A rare ‘Steam Boat Willie’ fairground ride boat, dating from circa 1930 is one of the more unusual items in the sale. Sold from France into the English market as a popular fairground ride, this example is one of only a small number now in existence. Steamboat Willie was the first film starring Mickey Mouse in his earliest form in 1928, before becoming the face of Disney. It was also the first animated film to be released with a synchronised soundtrack, having a significant impact on the progression of the film industry and securing an important place in history. The ride comes with a cast iron plaque stating: ‘H. Devos Constructions Foraines Angus, France’ and carries an estimate of £3,000-£5,000.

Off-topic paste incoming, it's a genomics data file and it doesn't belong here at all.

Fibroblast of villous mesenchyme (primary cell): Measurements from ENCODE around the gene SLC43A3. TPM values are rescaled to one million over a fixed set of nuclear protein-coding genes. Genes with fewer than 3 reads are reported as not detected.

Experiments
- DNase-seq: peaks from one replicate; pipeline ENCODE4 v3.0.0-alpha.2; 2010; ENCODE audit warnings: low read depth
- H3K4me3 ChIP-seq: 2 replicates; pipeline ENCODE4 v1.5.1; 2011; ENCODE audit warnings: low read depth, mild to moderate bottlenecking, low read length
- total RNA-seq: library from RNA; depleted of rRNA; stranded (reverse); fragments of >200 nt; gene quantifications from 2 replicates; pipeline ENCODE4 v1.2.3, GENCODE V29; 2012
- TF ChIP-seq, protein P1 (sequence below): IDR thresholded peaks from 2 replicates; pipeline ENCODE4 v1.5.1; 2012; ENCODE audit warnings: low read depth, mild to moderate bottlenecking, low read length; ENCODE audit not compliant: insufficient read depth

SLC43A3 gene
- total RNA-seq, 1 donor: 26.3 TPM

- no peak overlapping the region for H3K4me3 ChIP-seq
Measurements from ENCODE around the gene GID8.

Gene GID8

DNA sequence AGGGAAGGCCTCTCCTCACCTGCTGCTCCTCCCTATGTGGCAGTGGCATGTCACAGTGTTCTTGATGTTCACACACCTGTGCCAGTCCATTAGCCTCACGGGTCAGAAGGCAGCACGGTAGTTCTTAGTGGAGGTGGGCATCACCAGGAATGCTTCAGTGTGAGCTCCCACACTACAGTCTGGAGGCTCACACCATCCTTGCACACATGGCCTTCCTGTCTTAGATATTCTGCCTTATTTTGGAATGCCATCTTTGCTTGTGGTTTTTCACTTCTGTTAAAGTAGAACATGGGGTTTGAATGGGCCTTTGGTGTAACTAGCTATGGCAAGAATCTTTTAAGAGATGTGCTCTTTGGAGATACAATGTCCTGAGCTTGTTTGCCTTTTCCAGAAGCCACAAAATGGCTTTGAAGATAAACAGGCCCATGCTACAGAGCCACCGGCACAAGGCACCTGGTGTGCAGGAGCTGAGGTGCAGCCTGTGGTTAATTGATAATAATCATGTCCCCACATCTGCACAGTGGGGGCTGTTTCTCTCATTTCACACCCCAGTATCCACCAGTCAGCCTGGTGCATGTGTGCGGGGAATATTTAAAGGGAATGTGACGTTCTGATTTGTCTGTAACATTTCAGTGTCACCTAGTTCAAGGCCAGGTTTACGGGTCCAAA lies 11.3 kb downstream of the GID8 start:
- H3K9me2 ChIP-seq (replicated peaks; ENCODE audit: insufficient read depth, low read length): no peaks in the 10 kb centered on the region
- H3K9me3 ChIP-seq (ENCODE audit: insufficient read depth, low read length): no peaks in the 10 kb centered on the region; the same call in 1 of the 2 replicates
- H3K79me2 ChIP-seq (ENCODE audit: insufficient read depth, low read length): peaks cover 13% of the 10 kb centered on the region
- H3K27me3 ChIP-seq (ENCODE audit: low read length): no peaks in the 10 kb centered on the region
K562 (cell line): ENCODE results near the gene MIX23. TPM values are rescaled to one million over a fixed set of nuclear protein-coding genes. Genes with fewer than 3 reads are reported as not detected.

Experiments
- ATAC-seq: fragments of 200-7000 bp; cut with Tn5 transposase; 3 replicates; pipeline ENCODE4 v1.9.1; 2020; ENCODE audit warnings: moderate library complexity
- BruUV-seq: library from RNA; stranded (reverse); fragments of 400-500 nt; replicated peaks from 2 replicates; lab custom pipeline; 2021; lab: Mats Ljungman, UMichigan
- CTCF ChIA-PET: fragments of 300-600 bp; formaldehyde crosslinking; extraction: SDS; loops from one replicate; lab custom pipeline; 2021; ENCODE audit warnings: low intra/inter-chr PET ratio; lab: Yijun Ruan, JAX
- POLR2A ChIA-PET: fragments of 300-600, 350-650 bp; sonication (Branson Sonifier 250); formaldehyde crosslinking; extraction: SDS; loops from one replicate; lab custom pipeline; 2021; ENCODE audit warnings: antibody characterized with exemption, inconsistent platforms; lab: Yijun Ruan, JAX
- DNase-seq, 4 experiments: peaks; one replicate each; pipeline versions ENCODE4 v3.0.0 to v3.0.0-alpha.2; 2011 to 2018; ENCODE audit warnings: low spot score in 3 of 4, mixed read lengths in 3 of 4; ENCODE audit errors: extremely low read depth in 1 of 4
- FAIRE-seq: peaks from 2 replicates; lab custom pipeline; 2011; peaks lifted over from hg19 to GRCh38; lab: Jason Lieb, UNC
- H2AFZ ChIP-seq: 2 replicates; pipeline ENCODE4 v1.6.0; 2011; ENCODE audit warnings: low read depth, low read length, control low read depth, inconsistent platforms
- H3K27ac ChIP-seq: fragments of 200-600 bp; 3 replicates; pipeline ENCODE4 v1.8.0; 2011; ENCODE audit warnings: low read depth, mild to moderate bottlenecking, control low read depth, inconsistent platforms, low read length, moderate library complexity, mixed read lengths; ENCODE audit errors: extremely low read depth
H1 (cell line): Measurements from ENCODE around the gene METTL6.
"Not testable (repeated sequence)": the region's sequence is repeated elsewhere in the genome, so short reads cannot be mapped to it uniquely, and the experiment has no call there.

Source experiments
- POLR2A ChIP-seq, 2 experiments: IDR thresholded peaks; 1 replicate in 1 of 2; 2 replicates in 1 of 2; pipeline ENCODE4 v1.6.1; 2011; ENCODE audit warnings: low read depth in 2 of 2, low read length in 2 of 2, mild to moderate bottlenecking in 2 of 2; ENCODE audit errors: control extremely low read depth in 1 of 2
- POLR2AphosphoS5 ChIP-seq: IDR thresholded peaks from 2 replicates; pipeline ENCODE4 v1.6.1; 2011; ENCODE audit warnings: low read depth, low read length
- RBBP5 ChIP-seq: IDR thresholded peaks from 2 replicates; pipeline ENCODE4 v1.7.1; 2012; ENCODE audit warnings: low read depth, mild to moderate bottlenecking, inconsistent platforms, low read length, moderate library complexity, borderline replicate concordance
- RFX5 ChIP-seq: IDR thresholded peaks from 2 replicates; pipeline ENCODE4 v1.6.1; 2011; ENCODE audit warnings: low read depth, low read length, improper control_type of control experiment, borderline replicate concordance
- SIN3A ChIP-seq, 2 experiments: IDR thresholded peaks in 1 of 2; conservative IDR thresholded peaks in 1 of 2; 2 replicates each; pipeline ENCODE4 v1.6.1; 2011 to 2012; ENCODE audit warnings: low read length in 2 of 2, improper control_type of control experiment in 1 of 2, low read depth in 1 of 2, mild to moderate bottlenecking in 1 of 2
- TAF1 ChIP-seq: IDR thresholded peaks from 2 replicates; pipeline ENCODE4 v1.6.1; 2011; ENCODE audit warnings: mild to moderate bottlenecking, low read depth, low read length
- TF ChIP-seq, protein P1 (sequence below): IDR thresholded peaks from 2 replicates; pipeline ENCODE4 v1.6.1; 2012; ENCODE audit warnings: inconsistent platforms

An original Liberty retailers sign that hung outside Liberty & Co in London’s Regent Street is another unusual slice of history. The large carved, gilded and polychrome painted sign that hung proudly outside their premises, dates from 1875, the year the company was founded by Arthur Lasenby Liberty (1843-1917). It has an estimate of £8,000-£12,000.
Speaking about the sale of his collection, Drew said: “2023 marked my 30th year in the antiques trade and this collection is a vignette of that work. Anyone who deals in antiques knows it’s all consuming. This collection is part of that 30 years of obsessively collecting and dealing. I look forward to and am excited by the possibilities of the next 30 years.”
Commenting on the sale, Ben Brown, Head of Dreweatts Furniture, Rugs and Carpets department, said: “Dreweatts is delighted to be able to offer Drew’s unique collection with all of its highly interesting, original and eclectic qualities.”